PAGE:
The Dean Koontz novel Watchers features an uplifted golden retriever with near-human intelligence. He can't talk, so he spells out words using a few games worth of Scrabble tiles.
Babar The Elephant, due to him spending his entire childhood living in Paris, France ever since his mother was killed by hunters actually started to become more and more sapient over time. Eventually he makes all animals sapient because of this.
There are uplifted pigs in the Revelation Space series by Alastair Reynolds. Their origins are obscure - no one now knows who gave them intelligence and language, or why. In a more common variation of this trope, there are also many species of uplifted primates.
Cordwainer Smith's 'Instrumentality' series features the Underpeople, and their struggle for equal rights.
Perry Rhodan - Genetic modified apes. The terran government wants to give them the right to vote, but they refused repeatedly.
The residents of Santa Chico in Fallen Dragon prefer Transhumanism and this trope to terraforming; Instead of replacing the original climate, fauna and flora with Earth equivalents, they exchange traits until they can coexist.
S. Andrew Swann's 'Moreau' series where animals are second-class citizens in mid-21st Century.
In Simon Hawke's Wizard series, thaumagenes are augmented pets created by Magitek-powered genetic engineering. All are sentient and capable of speech, and some also exhibit Mix-and-Match Critter or Mechanical Lifeform traits.
In the Dragaera novels, the reptiles known as jhereg were rendered intelligent and psychic as a sideline-experiment by the Jenoine.
The Tortall Universe has a fantasy version. A woman named Daine is the daughter of a human woman and a god who is both human and animal - as such, her powers are mostly about talking to and shapeshifting into animals, but she is also a bridge between humans and beasts. All animals in her general vicinity gradually gain more and more human-style intelligence, though it happens faster if she talks to them. It can happen very quickly if one tastes her blood or she deliberately fills them with her magic. When trying to help an underprotected refugee camp in Lady Knight, she permanently alters its population of cats, dogs, and sparrows so they can understand the situation and help. They and the humans work out a set of signals, though it's shy of a language and Daine notes it's better for humans to keep to simple words and ideas when talking to them.
Jonathan Lethem's Gun, with Occasional Music features several. Most notably, the uplifted kangaroo, Joey Castle.
Similar to Cordwainer Smith in Will Shetterly's Chimera genetically engineered animals are somewhere between slaves and second class citizens, the Heroine is a Jaguar Woman named Zoe Domingo created to be a sex slave.
Sirius, by British philosopher-turned-SF-writer Olaf Stapledon, was one of the first attempts to seriously imagine what it might be like to be an uplifted animal—to try to get inside the head of such a creature. In this case, the first of its kind, a dog, named after the "dog star", Sirius.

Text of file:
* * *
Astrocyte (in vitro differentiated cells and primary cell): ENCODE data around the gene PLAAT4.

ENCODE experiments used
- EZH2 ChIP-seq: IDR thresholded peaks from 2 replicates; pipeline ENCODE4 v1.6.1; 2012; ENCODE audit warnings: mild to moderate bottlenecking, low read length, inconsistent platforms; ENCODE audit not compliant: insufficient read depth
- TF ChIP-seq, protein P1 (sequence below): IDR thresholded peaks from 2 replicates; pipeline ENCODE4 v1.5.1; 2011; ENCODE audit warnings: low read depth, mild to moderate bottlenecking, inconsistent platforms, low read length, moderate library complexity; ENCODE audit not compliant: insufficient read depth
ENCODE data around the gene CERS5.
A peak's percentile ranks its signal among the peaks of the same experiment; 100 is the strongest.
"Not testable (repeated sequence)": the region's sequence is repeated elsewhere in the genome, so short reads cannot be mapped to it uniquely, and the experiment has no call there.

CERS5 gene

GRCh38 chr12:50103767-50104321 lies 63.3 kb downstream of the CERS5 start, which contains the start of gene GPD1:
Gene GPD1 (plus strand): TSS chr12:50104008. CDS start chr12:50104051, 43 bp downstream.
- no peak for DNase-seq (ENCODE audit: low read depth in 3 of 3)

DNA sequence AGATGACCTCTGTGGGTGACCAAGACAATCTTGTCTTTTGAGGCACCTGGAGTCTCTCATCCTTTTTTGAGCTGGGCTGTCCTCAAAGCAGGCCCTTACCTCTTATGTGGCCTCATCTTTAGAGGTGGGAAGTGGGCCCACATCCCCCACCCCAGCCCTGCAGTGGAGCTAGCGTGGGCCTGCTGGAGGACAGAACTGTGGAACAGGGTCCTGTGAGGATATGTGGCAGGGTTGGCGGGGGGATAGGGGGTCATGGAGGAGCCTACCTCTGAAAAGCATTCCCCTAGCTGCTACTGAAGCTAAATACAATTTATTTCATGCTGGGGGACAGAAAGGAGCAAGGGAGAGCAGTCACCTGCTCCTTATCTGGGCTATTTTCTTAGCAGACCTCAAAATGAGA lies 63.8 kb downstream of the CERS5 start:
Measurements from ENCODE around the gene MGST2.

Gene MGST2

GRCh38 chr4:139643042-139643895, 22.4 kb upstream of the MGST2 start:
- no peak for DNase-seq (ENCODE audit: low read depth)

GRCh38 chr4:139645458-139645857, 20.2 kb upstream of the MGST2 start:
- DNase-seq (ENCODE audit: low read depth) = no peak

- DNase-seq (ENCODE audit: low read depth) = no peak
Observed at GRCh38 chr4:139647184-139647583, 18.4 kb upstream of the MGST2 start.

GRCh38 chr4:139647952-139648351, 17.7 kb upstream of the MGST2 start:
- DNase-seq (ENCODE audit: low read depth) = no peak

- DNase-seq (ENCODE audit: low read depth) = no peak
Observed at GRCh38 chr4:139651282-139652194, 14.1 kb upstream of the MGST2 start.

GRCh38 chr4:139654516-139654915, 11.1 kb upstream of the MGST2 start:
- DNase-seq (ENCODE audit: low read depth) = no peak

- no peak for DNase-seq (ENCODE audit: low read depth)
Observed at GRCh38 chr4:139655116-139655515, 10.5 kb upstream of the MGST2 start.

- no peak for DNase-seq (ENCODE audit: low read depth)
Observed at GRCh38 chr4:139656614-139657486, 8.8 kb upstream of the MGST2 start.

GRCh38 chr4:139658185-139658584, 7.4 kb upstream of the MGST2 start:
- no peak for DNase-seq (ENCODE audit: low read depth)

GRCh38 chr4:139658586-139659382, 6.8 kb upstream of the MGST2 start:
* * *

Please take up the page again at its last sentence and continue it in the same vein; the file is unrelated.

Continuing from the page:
Dolphins and Orcas are considered somewhere along the lines of Noble Savages and allies by the Good seafaring civilizations of Rifts. Their governments actually produce Powered Armor that can be used by Dolphins and smaller whales, and assigned when they're working for them.
The Ringworld game by Chaosium (based on Larry Niven's book series) has dolphins as playable characters. They can move around using powered suits.
In the Ravenloft D&D setting, the darklord Urik von Kharkov began life as a black leopard, but was transformed into a human by an evil wizard for use as a shapechanging assassin. That was just the start of his troubles.
This is the backstory for the Thri-Keen in the Points Of Light setting, uplifted from lowly sand beetles by a very powerful Primal Spirit.
In the d20 Modern system we are given the Moreau, which are genetic/magically uplifted animals from tigers to rats to orcas used for military purposes.
In the Urban Arcana setting, it is possible to give sentience to an animal or plant, increasing his/her Intelligence, Wisdom or Charisma, and even giving him the ability to speak. Doing so is a complex incantation, and serve little purpose except for the more creative players/game masters.
Haltan ata-beasts and san-beasts in Exalted are an example of this.
Sidereals can uplift their animal familiars, turning them into little gods.
Eclipse Phase has uplifted apes of all kinds, dolphins, parrots, crows, octopi, orcas, whales, and pigs all of which are entirely common player character backgrounds. Though actual biological neo-cetaceans aren't too common after the Fall since there aren't very many oceans left, a lot of them had to re-sleeve in more common human morphs.
Uplifted elephants are mentioned, but they went extinct during the Fall.
There are also "smart" animals such as dogs, cats, rats, and monkeys who tend to have vocabularies of less than a hundred words.
Traveller has uplifted apes and dolphins (though you hardly hear about them), and the Vargr were genetically engineered by the Ancients from wolves.
Beyond Good And Evil is set on an alien planet inhabited by humans all manner of sapient animals, such as pigs. It is not explained where they came from however uplifting seems to be the most likely scenario.
When the dolphins' most noble traits, among them Intelligence, are stolen in Ecco The Dolphin: Defender of the Future, they turn into dumb animals. Humans artificially uplift them in the Man's Nightmare levels. Well, the story was written by David Brin...
The cybernetic S'pht in Marathon were uplifted so long ago, they weren't even aware of being cyborgs, imagining their machine implants to simply be organs like any other. On examining naturally sentient creatures after first contact, they're horrified at the realization that the “birthing operation” may be all that separates them from from the brutish beasts of their homeworld.